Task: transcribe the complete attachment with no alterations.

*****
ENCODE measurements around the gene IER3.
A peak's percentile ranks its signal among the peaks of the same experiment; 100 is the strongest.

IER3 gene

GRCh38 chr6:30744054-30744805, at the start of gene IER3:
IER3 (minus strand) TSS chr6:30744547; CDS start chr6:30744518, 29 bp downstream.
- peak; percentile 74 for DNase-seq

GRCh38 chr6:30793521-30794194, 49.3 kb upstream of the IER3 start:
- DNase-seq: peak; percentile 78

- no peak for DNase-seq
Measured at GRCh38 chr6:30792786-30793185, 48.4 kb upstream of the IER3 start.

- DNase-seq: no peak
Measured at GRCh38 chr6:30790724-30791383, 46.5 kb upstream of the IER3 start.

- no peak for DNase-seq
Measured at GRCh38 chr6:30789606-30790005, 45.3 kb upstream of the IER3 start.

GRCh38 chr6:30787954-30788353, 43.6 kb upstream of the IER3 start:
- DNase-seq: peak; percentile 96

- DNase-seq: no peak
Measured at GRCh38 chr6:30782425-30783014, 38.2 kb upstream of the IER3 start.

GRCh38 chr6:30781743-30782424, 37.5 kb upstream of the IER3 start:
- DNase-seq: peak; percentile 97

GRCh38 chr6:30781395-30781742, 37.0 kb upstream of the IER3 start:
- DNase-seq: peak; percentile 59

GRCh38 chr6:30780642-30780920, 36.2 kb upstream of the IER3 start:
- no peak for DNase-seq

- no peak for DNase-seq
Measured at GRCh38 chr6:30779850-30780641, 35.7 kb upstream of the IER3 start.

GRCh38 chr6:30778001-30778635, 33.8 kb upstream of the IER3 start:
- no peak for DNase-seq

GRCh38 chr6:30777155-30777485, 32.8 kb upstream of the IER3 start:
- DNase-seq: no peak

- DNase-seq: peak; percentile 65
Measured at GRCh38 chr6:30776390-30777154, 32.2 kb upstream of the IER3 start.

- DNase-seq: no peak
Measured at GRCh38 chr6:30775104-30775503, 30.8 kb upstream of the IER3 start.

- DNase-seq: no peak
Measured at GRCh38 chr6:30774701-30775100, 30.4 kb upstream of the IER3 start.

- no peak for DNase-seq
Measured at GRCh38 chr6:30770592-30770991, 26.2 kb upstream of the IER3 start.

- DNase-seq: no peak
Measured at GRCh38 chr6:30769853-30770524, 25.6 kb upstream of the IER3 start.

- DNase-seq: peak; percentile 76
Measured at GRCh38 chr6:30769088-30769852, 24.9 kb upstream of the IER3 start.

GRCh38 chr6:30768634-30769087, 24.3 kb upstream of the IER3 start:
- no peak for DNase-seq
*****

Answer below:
ENCODE measurements around the gene IER3.
A peak's percentile ranks its signal among the peaks of the same experiment; 100 is the strongest.

IER3 gene

GRCh38 chr6:30744054-30744805, at the start of gene IER3:
IER3 (minus strand) TSS chr6:30744547; CDS start chr6:30744518, 29 bp downstream.
- peak; percentile 74 for DNase-seq

GRCh38 chr6:30793521-30794194, 49.3 kb upstream of the IER3 start:
- DNase-seq: peak; percentile 78

- no peak for DNase-seq
Measured at GRCh38 chr6:30792786-30793185, 48.4 kb upstream of the IER3 start.

- DNase-seq: no peak
Measured at GRCh38 chr6:30790724-30791383, 46.5 kb upstream of the IER3 start.

- no peak for DNase-seq
Measured at GRCh38 chr6:30789606-30790005, 45.3 kb upstream of the IER3 start.

GRCh38 chr6:30787954-30788353, 43.6 kb upstream of the IER3 start:
- DNase-seq: peak; percentile 96

- DNase-seq: no peak
Measured at GRCh38 chr6:30782425-30783014, 38.2 kb upstream of the IER3 start.

GRCh38 chr6:30781743-30782424, 37.5 kb upstream of the IER3 start:
- DNase-seq: peak; percentile 97

GRCh38 chr6:30781395-30781742, 37.0 kb upstream of the IER3 start:
- DNase-seq: peak; percentile 59

GRCh38 chr6:30780642-30780920, 36.2 kb upstream of the IER3 start:
- no peak for DNase-seq

- no peak for DNase-seq
Measured at GRCh38 chr6:30779850-30780641, 35.7 kb upstream of the IER3 start.

GRCh38 chr6:30778001-30778635, 33.8 kb upstream of the IER3 start:
- no peak for DNase-seq

GRCh38 chr6:30777155-30777485, 32.8 kb upstream of the IER3 start:
- DNase-seq: no peak

- DNase-seq: peak; percentile 65
Measured at GRCh38 chr6:30776390-30777154, 32.2 kb upstream of the IER3 start.

- DNase-seq: no peak
Measured at GRCh38 chr6:30775104-30775503, 30.8 kb upstream of the IER3 start.

- DNase-seq: no peak
Measured at GRCh38 chr6:30774701-30775100, 30.4 kb upstream of the IER3 start.

- no peak for DNase-seq
Measured at GRCh38 chr6:30770592-30770991, 26.2 kb upstream of the IER3 start.

- DNase-seq: no peak
Measured at GRCh38 chr6:30769853-30770524, 25.6 kb upstream of the IER3 start.

- DNase-seq: peak; percentile 76
Measured at GRCh38 chr6:30769088-30769852, 24.9 kb upstream of the IER3 start.

GRCh38 chr6:30768634-30769087, 24.3 kb upstream of the IER3 start:
- no peak for DNase-seq